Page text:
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Re: "layers" (was Re: the term "named graphs")

From: Dan Brickley <danbri@danbri.org>
Date: Sat, 28 Apr 2012 17:41:58 +0200
Message-ID: <CAFfrAFpxY-7SdPJpEHyS2rXtTz09xcFUaRdo2a3uFEeNCOyxQg@mail.gmail.com>
To: Sandro Hawke <sandro@w3.org>
Cc: RDF-WG Group <public-rdf-wg@w3.org>
[...]

Glad 'layer' appeals to you. I think I picked it up from the mcf spec
originally, http://www.guha.com/mcf/wp.html where it has some more
specific meaning (layers are ordered, and triples are true-or-false
w.r.t. a layer). Or the old Mozilla APIs which also had this. But
Pat's talk of 'surfaces' a few while back was in a similar direction;
triples/claims are written on a surface. Not sure how far we can push
this but the metaphor seems potentially quite developer friendly...

I tried drawing this a few ways, e.g.
http://www.flickr.com/photos/danbri/3472944745/ where each layer there
has a hint as to provenance. Or felt-tip-pen-version,
http://farm4.static.flickr.com/3613/3384528143_8304792836_b.jpg ...

And yes, you're right that it's perhaps a bit weird that URIs are 'on'
multiple layers. Maybe we say (per Pat below) they're "written" on
multiple layers?

files are here,
http://svn.foaf-project.org/foaftown/2009/layers/visuals/layercake2.jpg
with triples and sparql examples nearby,
http://svn.foaf-project.org/foaftown/2009/layers/notes.txt
http://svn.foaf-project.org/foaftown/2009/layers/

e.g. (some goofy uris),

"#According to the layerlist, who made the pages that tell us a
schoolHomepage for Alice?
PREFIX : <http://xmlns.com/foaf/0.1/>
SELECT ?g ?who WHERE {
  GRAPH  <http://localhost/notube/layerlist.rdf> {  ?who :made ?g . }
  GRAPH  ?g {    <http://localhost/notube/layer1.rdf#alice>
:schoolHomepage  <http://lookingglass.example.org/> .  }
}"

For surfaces, see http://www.slideshare.net/PatHayes/rdf-redux ... transcribing:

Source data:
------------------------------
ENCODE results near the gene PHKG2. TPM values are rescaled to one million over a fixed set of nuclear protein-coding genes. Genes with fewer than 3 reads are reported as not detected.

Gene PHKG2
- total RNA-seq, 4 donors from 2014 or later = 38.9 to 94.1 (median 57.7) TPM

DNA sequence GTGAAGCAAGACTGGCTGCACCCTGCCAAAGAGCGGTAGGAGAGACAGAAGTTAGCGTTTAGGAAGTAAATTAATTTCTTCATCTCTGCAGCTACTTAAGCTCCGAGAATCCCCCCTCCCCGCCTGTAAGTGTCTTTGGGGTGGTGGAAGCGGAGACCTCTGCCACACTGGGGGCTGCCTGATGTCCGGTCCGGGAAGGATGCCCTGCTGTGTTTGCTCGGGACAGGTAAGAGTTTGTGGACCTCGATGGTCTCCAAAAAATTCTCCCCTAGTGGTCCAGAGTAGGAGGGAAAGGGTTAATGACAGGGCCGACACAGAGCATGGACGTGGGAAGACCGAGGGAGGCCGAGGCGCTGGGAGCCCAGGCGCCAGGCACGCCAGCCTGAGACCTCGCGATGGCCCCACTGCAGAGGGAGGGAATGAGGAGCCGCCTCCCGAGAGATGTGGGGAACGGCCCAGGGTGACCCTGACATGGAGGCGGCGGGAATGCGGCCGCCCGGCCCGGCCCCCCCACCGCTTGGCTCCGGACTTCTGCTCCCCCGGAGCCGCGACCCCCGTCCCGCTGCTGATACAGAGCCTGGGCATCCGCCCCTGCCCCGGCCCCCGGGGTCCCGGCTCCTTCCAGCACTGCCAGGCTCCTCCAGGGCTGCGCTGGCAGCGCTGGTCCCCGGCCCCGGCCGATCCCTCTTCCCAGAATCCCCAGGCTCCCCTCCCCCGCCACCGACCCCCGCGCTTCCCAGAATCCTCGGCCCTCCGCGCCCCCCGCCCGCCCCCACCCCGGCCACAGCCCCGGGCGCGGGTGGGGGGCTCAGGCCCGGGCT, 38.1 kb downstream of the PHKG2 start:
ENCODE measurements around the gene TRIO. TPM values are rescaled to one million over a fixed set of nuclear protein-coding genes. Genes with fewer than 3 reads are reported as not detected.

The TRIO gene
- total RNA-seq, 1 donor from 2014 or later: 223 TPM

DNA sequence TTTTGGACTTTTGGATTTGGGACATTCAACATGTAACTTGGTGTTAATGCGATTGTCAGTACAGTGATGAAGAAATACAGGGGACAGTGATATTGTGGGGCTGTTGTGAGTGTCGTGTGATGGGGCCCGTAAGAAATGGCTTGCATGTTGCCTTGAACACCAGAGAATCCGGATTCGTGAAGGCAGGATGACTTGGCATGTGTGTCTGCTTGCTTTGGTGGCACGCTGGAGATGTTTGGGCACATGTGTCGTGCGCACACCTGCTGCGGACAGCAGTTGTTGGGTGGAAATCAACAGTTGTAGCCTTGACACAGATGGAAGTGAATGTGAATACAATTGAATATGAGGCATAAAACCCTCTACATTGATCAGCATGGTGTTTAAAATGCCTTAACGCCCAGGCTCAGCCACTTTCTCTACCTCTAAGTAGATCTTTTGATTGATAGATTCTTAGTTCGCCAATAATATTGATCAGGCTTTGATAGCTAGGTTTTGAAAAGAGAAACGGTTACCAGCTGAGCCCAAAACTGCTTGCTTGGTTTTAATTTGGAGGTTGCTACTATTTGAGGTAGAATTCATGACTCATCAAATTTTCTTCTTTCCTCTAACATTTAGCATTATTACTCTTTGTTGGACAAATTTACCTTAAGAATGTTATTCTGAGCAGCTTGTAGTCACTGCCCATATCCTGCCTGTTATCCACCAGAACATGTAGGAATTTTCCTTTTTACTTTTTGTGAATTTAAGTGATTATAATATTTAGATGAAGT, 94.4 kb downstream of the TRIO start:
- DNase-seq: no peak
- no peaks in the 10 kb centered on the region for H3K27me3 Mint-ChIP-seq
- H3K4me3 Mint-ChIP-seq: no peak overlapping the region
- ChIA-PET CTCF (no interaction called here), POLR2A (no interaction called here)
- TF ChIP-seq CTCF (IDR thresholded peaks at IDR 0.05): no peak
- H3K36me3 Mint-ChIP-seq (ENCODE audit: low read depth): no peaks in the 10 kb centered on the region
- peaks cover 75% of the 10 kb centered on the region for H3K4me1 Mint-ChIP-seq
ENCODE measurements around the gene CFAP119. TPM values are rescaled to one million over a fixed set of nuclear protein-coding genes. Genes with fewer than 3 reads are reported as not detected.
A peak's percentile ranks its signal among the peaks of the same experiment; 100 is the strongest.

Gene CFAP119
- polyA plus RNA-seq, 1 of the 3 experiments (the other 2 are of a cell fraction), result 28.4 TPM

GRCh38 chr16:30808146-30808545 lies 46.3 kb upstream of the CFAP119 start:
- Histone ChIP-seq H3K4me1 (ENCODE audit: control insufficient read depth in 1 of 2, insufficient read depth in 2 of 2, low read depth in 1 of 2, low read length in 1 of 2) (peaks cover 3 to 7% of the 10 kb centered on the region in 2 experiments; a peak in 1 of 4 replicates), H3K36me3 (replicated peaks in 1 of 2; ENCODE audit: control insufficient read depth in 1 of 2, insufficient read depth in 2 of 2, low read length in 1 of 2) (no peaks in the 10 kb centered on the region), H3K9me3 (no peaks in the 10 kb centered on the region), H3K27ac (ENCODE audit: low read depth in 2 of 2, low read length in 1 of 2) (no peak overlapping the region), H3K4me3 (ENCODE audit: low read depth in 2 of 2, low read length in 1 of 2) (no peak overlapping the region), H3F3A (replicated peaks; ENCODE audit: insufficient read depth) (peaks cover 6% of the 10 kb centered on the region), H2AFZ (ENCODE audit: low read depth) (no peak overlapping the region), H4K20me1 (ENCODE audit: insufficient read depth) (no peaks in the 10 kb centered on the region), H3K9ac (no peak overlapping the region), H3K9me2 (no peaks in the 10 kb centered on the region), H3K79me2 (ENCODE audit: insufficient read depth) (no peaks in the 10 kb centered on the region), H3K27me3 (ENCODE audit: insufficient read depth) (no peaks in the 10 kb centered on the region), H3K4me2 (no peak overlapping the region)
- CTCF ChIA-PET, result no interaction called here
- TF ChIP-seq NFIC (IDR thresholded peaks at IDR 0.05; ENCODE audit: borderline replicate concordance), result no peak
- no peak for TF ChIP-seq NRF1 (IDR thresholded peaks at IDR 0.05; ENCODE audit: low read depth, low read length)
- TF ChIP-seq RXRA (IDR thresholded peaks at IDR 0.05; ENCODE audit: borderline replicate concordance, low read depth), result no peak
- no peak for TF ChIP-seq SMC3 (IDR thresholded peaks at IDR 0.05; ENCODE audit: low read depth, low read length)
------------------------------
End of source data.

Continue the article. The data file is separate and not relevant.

"""RDF graphs are drawn on surfaces. Blank nodes are marks on the
surface. intuitively, think of a surface as a piece of paper, or a
screen, or a document. .... Surfaces provide the missing type/token
distinction. Putting the same graph onto a new surface is like making
a copy. But copying a graph onto a new surface always gets you new
blank nodes, because a mark can only be on one surface""".

This might be out of date w.r.t. Pat's current thinking but I think
the metaphors are heading in very similar directions.

To pick on the bnode issue, we could imagine operations like copying
from one layer/surface to another, which merits a new bnode. Or maybe
also stitching two layers/surfaces together in a way that preserved
bnodes. (Does modern sparql allow the 'same' bnode in two named
graphs? sorry I forget!)

The only terminology clash I see is with 'layer' from 'layercake'; but
that diagram is fairly internal to the semweb community, and we're
needing terminology that 100s of 1000s of web developers can embrace.

> One cool thing is how much it raises the question, "layer in what?"

Yes, I like that. Not sure how precise we can be; do we consider Web
pages layers, or just somehow things that can be intimately related to
layers?

Dan
Received on Saturday, 28 April 2012 15:42:49 GMT

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